A century ago, in the Sydney slum of Surry Hills, a Chinese gunman shot more than a dozen people, triggering a dramatic police siege that was only ended by the violent intervention of a lone American vigilante. But who was this self-styled cowboy with the six-shooter? Listen via iTunes, Spotify, Google Podcasts or via the links below. Click here for Part Two.

“Arizona” Ryan became an instant celebrity, but no-one looked too closely at his background.

One of the last times this story was recounted was back in 1949 — but this article,
like all others, didn’t bother to question the background of the American hero.

During the battle, thousands of people poured into Surry Hills, staying all night for what The Sun newspaper called “the fun”. Some even brought their own guns to take potshots at Lee Hin.

Lee Hin’s little wooden cottage, besieged by onlookers after he’d been carried out dead. Many of the siege spectators were children, with some boys using pea shooters to get in on the action.

While many bushrangers are celebrated as rebel leaders, the one man who might really fit the bill—Ralph Entwistle, leader of the Ribbon Boys—is all but unknown. It was his naked swim that led to Australia’s biggest convict uprising—1830’s The Bathurst Rebellion—and resulted in one of the largest mass hangings in our history. Yet the entire tragedy wouldn’t have happened if it not for a police magistrate’s fondness for handing out brutal punishments. Listen to the episode on: iTunes, Spotify, Google Podcasts or at the links below. And be sure to subscribe to get every episode delivered free!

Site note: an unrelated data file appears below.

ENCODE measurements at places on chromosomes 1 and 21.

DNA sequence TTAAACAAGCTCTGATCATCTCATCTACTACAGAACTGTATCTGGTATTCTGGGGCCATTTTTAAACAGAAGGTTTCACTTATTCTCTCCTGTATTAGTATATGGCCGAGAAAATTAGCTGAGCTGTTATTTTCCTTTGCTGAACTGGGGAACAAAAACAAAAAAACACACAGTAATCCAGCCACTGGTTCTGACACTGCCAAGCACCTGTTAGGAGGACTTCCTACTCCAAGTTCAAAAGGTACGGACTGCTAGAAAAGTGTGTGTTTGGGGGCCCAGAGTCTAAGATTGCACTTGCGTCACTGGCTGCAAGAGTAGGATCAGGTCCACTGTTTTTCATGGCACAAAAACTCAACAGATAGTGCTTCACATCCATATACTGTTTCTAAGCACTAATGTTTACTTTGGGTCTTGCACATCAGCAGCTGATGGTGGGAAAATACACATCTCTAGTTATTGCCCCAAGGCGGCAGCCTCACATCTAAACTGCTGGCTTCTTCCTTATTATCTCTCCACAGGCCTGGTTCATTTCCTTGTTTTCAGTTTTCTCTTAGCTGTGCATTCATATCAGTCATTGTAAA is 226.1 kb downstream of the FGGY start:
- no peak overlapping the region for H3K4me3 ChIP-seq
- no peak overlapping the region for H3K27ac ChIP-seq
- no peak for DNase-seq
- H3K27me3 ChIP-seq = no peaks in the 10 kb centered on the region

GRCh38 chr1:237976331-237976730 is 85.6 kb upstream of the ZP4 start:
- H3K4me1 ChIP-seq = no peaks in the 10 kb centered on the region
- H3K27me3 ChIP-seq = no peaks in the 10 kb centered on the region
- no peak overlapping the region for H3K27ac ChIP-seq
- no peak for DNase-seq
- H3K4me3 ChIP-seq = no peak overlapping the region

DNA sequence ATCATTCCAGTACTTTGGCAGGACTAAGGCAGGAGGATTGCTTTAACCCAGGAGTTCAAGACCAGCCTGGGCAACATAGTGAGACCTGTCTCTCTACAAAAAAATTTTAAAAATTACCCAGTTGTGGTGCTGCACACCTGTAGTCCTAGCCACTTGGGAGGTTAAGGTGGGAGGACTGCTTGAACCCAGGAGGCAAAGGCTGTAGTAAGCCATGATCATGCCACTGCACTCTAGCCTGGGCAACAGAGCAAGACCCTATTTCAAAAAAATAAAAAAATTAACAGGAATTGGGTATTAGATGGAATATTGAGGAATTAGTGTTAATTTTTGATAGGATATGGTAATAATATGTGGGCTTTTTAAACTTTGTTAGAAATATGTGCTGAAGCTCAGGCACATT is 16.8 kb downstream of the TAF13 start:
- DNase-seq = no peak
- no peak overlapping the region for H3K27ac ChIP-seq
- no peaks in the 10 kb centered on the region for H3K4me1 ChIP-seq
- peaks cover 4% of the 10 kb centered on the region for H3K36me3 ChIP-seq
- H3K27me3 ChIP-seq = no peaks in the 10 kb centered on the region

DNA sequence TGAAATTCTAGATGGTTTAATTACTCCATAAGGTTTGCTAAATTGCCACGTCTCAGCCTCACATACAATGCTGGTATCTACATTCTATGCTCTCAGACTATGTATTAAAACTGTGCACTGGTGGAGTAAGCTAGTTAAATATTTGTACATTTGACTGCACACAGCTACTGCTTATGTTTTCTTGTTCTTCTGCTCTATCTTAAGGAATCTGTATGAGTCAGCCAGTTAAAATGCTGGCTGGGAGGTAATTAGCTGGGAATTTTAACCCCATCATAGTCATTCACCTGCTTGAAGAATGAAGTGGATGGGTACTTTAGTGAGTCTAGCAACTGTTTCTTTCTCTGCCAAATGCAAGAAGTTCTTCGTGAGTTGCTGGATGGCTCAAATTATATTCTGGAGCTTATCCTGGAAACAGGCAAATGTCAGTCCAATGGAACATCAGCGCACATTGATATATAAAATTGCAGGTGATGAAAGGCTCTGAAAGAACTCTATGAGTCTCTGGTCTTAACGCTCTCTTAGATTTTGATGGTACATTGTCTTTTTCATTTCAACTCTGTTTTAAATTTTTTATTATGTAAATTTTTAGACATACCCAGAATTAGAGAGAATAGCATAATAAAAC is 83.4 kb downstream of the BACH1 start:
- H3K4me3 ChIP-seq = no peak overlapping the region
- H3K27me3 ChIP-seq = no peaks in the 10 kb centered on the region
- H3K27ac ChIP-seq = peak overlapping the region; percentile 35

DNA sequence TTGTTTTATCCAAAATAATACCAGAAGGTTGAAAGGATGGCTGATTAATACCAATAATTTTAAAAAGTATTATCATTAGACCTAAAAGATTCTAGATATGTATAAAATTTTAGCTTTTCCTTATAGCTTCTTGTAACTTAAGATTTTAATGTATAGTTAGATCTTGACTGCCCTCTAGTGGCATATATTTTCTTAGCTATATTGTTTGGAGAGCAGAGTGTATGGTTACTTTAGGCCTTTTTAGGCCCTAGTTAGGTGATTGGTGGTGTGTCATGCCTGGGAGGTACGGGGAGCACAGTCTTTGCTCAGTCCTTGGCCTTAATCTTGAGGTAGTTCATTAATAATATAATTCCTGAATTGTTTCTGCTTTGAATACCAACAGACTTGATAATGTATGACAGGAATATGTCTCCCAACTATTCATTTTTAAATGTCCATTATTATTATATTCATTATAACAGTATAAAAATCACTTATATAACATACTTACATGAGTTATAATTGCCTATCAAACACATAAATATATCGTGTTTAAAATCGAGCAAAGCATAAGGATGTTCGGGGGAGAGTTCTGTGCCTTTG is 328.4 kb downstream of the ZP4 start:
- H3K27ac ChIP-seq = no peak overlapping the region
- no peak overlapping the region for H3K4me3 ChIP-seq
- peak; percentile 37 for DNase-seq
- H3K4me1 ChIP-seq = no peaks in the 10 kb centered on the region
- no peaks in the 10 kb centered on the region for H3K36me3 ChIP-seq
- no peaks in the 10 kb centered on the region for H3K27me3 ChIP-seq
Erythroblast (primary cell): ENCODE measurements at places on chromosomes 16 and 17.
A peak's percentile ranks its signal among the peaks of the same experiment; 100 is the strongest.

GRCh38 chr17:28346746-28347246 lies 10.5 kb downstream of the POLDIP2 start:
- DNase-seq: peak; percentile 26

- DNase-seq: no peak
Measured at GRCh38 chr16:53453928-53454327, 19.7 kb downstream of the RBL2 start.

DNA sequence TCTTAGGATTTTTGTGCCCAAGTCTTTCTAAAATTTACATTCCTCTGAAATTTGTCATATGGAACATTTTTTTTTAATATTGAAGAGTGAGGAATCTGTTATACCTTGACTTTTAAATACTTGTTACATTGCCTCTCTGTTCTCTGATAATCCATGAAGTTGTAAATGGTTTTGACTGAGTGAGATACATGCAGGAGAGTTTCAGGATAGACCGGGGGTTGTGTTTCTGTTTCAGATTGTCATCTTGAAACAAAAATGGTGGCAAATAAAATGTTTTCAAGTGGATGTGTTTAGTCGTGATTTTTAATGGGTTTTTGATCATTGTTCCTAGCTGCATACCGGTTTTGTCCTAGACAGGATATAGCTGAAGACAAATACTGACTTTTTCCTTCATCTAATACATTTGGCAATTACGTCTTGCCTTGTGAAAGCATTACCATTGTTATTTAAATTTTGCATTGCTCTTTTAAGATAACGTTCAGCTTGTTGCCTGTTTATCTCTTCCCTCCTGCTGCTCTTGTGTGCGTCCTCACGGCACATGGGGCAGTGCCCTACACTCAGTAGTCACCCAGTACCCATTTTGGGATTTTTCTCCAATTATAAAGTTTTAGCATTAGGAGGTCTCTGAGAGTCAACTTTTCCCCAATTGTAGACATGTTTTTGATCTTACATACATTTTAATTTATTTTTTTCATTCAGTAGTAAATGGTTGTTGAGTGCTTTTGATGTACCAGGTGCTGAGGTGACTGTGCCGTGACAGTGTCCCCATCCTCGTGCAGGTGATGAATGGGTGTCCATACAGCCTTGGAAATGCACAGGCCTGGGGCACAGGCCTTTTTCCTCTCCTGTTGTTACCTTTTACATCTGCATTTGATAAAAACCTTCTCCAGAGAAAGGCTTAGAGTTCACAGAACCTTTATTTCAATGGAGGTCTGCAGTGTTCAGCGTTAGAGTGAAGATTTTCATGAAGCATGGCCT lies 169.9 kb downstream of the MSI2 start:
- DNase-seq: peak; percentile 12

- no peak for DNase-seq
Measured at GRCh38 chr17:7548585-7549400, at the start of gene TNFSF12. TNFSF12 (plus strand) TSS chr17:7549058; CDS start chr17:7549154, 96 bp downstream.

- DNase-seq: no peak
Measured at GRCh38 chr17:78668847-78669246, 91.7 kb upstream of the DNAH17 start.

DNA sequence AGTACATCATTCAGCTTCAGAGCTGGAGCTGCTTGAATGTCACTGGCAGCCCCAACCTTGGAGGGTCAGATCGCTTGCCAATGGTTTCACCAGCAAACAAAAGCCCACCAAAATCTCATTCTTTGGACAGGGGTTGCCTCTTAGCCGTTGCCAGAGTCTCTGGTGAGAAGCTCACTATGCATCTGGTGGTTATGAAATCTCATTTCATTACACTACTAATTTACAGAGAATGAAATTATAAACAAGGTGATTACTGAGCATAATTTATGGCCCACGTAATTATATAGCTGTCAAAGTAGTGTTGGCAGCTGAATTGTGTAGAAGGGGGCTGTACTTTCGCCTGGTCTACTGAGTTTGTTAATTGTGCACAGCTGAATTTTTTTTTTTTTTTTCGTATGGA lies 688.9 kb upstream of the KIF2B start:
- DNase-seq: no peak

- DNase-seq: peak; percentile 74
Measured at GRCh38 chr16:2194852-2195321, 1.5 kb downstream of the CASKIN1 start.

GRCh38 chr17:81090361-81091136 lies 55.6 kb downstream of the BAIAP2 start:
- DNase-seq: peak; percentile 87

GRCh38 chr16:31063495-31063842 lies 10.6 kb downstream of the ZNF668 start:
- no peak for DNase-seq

This is how Truth newspaper in 1952 envisaged the murder of John Greenwood.

The start of George Suttor’s 1830 letter about the Bathurst Rebellion.

Part of The Sydney Gazette’s report on the trial and execution.

Part of the September 1833 list of convicts Thomas Evernden had flogged.
Lionel Long remembered the events in his 1963 song “The Bathurst Rebellion”. You can hear it in full at the end of the episode.

Henry Bialowas’s Ten Dead Men is the best resource on the Ribbon Gang and was very useful in researching this episode.
For more information, visit his website.

Elected to state and federal parliament, Thomas Ley’s career in 1920s politics was marked by hypocrisy, corruption, ruthless manipulation and the lingering suspicion that he may have killed his rivals. The worst fears of his critics were confirmed in 1947, when Ley was convicted of cold-blooded murder in one of England’s most sensational court trials. Listen to the episode on: iTunes, Spotify, Google Podcasts or at the links below. And be sure to subscribe to get every episode delivered free!

Thomas Ley was dubbed “The Minister For Murder”.
Former federal MP Frederick McDonald went missing in 1926 after a public falling out with Ley over bribery allegations.

NSW state politician Hyman Goldstein died in mysterious circumstances in 1928 after pursuing Ley for fraudulent business practices.

In 1947, in England, the law finally caught up with Ley when he was tried for the sensational “Chalk Pit Murder”.
The 1947 murder case led to renewed interest in whether Ley had been involved in Frederick McDonald’s disappearance.